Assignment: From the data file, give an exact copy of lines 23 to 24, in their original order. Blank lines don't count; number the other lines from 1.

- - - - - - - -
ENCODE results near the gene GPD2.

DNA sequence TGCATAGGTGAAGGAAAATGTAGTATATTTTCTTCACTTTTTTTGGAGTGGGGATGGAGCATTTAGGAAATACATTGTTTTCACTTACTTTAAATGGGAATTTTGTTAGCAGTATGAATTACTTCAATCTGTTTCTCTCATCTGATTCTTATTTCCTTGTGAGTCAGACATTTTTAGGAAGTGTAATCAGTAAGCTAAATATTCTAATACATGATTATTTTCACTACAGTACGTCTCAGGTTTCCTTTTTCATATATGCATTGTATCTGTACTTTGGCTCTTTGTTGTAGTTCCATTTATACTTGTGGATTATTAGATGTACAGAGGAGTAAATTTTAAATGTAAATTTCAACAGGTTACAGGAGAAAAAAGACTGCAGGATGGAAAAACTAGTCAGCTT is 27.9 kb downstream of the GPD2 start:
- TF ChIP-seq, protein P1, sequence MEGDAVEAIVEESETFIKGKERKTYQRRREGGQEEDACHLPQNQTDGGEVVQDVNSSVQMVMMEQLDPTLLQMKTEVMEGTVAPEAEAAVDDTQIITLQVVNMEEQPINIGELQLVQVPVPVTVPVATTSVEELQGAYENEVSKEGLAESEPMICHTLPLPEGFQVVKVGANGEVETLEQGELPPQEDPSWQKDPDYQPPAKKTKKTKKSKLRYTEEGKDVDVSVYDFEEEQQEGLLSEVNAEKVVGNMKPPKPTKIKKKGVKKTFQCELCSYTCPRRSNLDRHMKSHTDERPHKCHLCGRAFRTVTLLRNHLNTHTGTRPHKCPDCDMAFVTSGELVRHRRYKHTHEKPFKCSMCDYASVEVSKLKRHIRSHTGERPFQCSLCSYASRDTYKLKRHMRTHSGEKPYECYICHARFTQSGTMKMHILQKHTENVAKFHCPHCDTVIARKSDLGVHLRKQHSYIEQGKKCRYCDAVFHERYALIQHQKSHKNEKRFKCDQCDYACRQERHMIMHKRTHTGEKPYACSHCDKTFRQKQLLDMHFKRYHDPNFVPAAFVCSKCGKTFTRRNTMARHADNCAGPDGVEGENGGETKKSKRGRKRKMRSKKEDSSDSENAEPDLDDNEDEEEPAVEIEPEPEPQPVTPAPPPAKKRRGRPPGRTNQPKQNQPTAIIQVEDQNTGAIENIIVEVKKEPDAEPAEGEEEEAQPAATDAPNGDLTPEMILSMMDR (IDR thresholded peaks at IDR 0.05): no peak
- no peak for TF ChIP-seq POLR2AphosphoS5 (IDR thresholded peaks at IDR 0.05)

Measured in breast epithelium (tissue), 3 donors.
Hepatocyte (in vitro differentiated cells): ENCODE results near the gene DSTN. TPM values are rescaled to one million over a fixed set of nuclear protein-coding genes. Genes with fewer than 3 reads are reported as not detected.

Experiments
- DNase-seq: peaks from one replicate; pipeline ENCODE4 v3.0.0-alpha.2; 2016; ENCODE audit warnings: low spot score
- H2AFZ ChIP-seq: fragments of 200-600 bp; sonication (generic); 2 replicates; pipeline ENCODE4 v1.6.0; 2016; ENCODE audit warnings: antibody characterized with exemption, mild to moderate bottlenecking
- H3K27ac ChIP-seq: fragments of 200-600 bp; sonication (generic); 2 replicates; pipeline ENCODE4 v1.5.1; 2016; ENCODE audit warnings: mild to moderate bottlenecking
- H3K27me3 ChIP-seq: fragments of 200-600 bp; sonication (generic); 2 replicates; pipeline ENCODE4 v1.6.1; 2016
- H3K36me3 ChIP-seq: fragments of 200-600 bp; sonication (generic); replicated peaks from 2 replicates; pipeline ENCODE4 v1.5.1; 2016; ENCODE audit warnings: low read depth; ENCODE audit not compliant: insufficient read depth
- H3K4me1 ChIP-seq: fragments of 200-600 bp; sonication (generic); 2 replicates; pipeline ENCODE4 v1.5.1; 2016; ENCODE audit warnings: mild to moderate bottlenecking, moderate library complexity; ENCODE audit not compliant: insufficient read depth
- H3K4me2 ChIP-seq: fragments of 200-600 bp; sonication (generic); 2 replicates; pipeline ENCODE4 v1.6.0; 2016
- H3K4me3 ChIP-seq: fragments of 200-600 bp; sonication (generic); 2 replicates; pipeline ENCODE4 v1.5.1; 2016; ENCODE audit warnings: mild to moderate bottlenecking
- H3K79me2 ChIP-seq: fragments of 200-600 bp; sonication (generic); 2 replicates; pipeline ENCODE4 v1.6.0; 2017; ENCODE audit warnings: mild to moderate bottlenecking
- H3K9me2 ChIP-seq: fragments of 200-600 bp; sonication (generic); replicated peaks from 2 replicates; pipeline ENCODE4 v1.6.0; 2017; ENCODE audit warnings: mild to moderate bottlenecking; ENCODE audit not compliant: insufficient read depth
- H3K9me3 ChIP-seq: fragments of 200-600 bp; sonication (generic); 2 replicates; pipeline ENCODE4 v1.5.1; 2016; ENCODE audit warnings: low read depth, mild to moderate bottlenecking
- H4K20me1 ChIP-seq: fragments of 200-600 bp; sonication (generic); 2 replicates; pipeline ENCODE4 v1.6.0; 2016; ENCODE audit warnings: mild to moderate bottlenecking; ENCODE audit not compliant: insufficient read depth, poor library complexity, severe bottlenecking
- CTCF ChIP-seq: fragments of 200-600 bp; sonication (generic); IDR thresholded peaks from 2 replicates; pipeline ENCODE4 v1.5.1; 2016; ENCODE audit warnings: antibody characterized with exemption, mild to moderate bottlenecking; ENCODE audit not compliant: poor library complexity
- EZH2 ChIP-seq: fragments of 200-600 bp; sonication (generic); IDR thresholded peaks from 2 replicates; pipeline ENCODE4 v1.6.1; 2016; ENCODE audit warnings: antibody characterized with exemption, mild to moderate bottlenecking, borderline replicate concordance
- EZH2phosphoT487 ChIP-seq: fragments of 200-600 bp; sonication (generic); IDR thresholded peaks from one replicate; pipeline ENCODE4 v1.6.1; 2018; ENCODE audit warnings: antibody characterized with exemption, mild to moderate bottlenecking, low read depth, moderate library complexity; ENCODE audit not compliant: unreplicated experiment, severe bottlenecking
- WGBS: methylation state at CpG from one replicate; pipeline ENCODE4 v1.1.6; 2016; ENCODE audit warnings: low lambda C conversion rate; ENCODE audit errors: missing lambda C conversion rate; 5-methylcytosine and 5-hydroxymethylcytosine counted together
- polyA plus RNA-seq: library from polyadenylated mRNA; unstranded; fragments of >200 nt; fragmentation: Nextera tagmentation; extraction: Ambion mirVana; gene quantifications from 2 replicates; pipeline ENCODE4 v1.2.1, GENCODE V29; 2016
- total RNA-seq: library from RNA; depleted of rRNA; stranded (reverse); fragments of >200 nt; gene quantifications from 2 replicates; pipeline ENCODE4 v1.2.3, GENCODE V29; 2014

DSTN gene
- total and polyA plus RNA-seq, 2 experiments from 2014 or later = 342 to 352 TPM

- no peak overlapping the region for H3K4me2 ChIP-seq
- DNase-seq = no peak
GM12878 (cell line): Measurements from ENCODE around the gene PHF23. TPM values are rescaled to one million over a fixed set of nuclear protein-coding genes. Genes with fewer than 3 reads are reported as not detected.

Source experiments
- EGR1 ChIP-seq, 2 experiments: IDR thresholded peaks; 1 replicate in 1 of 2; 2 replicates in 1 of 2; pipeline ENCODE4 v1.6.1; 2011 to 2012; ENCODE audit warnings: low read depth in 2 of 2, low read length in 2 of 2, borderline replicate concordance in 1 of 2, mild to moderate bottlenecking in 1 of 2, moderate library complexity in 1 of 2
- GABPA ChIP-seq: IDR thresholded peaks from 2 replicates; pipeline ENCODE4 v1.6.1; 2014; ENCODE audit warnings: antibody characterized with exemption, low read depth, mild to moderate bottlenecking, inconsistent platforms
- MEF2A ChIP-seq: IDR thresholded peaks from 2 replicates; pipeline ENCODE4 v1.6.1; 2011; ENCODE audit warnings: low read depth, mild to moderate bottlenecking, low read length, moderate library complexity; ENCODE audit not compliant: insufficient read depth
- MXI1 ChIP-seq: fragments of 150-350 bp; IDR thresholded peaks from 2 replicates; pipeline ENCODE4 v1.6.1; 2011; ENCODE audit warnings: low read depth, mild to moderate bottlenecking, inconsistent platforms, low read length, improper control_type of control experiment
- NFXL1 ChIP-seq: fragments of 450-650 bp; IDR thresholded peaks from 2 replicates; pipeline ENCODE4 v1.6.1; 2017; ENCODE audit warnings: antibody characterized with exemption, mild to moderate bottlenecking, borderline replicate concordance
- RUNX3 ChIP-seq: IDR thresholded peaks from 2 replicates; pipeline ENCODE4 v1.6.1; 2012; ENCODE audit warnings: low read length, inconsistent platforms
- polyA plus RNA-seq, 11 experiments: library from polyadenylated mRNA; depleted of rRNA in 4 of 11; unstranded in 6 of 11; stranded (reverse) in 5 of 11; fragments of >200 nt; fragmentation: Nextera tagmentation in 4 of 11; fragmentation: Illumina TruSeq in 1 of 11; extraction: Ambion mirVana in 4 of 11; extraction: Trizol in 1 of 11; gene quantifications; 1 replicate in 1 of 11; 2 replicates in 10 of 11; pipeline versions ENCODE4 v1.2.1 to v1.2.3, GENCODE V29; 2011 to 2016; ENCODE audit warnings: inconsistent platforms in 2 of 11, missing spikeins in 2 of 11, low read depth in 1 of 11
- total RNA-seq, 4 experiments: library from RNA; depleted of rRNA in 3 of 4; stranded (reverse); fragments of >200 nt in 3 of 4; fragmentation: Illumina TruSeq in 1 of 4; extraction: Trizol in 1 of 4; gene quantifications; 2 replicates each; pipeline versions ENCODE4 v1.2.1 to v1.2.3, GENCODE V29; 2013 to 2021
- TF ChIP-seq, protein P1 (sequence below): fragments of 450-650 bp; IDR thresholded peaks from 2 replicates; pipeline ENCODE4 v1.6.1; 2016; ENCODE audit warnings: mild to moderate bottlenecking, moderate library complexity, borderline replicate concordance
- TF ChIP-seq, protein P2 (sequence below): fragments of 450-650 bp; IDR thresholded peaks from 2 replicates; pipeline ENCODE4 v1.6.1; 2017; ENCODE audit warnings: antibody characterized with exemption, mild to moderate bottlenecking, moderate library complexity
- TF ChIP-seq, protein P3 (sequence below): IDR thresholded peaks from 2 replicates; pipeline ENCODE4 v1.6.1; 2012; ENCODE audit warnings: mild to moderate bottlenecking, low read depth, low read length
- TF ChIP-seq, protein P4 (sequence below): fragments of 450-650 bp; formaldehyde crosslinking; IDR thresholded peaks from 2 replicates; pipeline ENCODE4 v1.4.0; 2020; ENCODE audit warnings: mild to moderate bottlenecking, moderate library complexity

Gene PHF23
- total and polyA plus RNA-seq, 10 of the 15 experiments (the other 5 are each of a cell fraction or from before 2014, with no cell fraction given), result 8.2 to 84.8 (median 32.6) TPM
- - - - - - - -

- WGBS: methylation state at CpG from one replicate; pipeline ENCODE4 v1.1.6; 2016; ENCODE audit warnings: low lambda C conversion rate; ENCODE audit errors: missing lambda C conversion rate; 5-methylcytosine and 5-hydroxymethylcytosine counted together
- polyA plus RNA-seq: library from polyadenylated mRNA; unstranded; fragments of >200 nt; fragmentation: Nextera tagmentation; extraction: Ambion mirVana; gene quantifications from 2 replicates; pipeline ENCODE4 v1.2.1, GENCODE V29; 2016